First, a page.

Combine recreational and medical marijuana programs: Editorial – OregonLive.com

As soon as recreational marijuana becomes legally available for retail sale, in 2016, the need for an independent medical marijuana market goes away.

As Oregon regulators and lawmakers undertake the creation of a market and regulatory apparatus for the legal and safe sale of recreational marijuana, the simple question arises: Should recreational pot be kept separate from medical marijuana? Or should both markets be melded into one and, with a regulatory system tailored to both, pot sold from the same place, creating one-stop shopping for what amounts to the same desired product?
Medical marijuana is increasingly rated and purchased according to potency, variety and reported pharmacologic properties. But so, too, will recreational marijuana as the market develops and consumers exert ever-finer preferences. It makes sense to combine both markets and to bring adequate regulation from grow site to sales counter. To do so would be efficient, avoiding expensive duplication in legal sales settings and complication in tracking potentially more than one supply chain. In narrowing law enforcement efforts associated with the storefront sale of pot to both customer streams, meanwhile, costs otherwise shouldered by taxpayers could be kept in line and advance one of Measure 91’s goals: marijuana priced at a retail level that would undercut black market sales.
Sen. Ginny Burdick, D-Portland, threw out a not-so-wild notion in a recent interview with The Oregonian’s editorial board: Most Oregon voters who said yes to Measure 91 were simply saying yes to the idea of legal marijuana but had not studied the many provisions within the measure’s more than 30 well-crafted pages. Insofar as she’s correct, and there is no reason to believe that Measure 91’s passage represents a full endorsement of each of its stipulations, she takes the position that the Legislature should view the measure as “a pretty good draft” of just another bill open to adjustment by vote of Oregon’s lawmakers. Significantly, Measure 91 is designed to have no impact on the medical marijuana system.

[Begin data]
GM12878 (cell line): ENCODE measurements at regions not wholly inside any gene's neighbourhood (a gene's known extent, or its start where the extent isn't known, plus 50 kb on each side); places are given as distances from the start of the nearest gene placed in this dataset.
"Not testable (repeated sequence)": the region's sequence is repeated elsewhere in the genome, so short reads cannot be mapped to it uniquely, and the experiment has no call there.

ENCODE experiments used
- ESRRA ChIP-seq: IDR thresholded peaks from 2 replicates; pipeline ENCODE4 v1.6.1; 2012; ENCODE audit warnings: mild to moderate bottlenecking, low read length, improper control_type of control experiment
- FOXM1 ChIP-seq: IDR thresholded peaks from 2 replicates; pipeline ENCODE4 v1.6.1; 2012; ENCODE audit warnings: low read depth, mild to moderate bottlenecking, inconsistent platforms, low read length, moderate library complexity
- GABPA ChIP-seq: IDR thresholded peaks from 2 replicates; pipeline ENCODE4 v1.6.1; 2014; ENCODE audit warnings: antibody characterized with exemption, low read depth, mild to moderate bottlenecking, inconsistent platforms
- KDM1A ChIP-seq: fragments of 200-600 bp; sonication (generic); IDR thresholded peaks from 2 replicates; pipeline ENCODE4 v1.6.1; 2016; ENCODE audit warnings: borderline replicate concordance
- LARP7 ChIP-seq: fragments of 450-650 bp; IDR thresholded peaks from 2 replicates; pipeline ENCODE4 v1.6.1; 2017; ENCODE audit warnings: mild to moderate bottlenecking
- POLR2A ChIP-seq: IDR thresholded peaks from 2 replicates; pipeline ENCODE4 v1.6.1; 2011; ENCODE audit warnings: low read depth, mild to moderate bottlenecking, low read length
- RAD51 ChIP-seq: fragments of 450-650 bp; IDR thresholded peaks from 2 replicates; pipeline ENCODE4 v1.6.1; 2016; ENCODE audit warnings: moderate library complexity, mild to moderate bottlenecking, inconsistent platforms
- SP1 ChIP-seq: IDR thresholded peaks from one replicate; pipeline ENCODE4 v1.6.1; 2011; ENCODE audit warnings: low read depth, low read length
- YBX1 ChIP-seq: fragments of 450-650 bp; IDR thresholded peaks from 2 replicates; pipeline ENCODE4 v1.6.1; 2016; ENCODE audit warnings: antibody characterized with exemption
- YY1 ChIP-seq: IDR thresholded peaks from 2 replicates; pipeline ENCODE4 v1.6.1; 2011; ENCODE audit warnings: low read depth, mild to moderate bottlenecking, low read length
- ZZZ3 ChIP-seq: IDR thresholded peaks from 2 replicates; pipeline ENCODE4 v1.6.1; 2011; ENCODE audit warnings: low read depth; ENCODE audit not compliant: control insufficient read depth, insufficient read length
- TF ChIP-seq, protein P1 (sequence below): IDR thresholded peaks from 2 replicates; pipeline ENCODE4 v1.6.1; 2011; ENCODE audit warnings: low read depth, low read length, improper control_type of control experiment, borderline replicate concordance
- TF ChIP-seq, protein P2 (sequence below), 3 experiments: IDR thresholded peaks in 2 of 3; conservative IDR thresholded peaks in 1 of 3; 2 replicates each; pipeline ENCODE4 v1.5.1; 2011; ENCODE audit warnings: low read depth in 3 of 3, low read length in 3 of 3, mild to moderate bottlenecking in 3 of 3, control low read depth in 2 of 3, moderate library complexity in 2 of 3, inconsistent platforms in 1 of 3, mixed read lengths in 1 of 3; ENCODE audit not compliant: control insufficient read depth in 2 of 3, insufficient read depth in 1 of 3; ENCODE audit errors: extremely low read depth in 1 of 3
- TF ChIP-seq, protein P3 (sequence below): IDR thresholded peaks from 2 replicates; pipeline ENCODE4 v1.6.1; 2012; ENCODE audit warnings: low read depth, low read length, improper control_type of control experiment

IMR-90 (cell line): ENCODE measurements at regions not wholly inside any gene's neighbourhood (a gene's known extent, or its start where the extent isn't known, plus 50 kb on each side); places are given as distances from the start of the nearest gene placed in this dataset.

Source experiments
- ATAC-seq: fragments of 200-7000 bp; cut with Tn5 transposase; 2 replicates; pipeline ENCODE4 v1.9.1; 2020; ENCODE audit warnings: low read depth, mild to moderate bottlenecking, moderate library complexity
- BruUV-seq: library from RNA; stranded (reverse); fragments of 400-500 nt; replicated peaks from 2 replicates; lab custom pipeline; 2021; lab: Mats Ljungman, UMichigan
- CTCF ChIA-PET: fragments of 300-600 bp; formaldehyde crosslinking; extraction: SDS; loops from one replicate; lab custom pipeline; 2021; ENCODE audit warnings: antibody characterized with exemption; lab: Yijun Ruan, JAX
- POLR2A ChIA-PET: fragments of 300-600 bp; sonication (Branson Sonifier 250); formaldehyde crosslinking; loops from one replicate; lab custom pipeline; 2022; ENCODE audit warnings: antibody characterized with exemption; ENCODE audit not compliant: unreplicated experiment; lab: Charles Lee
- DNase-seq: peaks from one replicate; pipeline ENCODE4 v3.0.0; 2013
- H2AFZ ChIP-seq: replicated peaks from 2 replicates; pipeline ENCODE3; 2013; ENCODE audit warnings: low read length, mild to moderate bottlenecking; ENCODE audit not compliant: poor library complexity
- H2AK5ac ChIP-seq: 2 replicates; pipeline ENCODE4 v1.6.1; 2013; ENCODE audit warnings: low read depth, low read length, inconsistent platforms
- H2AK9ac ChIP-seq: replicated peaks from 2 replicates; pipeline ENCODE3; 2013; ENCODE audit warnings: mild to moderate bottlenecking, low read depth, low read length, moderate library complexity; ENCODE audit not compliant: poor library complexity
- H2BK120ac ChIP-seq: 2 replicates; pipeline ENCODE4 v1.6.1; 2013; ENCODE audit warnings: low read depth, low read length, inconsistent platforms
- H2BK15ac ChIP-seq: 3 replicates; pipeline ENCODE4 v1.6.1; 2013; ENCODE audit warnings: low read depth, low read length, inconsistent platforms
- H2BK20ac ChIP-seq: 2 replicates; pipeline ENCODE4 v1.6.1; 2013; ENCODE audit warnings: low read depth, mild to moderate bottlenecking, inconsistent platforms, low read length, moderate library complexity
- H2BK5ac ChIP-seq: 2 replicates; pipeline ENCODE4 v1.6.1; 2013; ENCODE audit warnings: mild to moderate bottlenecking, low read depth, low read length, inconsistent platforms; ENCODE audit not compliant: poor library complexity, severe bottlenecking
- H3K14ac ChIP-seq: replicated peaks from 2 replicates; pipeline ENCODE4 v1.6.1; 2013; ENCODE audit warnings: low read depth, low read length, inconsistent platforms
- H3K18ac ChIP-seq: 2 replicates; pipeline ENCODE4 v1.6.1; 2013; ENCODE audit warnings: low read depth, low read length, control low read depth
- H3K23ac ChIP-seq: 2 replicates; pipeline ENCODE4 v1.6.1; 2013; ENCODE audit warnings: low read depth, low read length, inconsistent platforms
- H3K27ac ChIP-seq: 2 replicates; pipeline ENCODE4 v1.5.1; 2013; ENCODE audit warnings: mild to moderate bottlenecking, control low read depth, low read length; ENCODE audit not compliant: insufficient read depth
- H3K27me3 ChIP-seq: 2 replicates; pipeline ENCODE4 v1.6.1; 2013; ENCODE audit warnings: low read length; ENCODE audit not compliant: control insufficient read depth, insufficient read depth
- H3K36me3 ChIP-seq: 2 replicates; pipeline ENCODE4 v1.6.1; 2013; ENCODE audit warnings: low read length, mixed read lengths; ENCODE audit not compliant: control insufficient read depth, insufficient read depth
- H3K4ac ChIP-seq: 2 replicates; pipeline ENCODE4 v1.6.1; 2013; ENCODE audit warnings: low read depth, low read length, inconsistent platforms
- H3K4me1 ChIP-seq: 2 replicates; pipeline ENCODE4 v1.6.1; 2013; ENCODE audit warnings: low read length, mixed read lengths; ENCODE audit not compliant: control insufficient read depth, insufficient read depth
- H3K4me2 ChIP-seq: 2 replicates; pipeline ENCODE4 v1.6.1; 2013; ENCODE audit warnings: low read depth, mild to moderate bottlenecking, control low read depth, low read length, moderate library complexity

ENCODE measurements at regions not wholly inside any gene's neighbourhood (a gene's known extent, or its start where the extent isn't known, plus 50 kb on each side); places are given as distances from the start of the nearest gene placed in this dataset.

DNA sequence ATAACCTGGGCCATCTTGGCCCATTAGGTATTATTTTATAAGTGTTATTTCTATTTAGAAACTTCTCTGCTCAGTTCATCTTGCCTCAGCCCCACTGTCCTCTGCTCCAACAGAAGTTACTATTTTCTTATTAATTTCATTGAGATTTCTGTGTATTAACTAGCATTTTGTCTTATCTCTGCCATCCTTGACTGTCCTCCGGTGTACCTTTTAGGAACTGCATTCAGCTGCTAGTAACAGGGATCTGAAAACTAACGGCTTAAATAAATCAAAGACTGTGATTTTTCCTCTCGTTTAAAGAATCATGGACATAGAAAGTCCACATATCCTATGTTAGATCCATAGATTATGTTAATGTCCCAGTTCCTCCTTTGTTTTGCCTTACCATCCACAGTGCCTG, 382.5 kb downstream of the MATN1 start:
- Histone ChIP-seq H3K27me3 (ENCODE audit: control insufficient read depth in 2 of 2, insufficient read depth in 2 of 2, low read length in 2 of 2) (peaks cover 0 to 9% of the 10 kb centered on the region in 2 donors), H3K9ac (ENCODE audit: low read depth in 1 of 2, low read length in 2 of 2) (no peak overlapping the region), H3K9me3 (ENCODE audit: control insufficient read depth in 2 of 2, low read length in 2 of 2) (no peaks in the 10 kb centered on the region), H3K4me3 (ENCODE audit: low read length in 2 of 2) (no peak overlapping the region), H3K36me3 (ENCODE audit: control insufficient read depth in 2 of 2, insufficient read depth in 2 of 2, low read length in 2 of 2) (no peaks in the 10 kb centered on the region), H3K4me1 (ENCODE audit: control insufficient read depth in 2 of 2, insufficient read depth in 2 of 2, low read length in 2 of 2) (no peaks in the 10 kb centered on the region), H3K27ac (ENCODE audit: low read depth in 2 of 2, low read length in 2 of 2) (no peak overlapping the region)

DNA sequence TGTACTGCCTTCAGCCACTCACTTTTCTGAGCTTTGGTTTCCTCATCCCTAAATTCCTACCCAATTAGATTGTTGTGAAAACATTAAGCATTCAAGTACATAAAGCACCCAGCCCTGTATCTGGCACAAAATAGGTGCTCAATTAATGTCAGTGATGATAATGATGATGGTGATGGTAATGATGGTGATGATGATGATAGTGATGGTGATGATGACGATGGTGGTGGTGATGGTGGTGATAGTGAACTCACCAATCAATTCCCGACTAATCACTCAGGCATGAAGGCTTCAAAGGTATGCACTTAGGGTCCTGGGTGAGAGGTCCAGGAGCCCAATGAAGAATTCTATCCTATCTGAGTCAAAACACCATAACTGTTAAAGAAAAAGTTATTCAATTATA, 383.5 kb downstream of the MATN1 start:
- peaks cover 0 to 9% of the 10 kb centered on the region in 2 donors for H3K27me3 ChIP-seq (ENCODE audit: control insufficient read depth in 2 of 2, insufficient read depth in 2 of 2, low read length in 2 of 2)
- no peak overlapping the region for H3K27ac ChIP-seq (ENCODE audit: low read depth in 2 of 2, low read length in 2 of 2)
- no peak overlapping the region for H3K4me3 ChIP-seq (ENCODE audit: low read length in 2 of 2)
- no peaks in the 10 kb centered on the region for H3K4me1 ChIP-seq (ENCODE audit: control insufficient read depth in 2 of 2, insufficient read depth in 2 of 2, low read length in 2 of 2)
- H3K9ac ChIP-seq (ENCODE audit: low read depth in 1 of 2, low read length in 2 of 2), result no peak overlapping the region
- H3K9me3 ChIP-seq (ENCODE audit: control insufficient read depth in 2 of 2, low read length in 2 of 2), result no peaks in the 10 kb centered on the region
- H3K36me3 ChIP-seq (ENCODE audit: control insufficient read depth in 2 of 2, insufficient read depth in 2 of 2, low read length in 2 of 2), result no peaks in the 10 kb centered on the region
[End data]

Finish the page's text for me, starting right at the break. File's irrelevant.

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Editorials reflect the collective opinion of The Oregonian editorial board, which operates independently of the newsroom.

If you have questions aboutthe opinion section,contact Erik Lukens,editorial and commentary editor,at [email protected] or 503-221-8142.

But Burdick joins lawyer and Rep. Ann Lininger, D-Lake Oswego, in heading a joint committee that will coordinate with the Oregon Liquor Control Commission in implementing Measure 91, and Burdick’s instinct on the Legislature’s role is correct: …Read More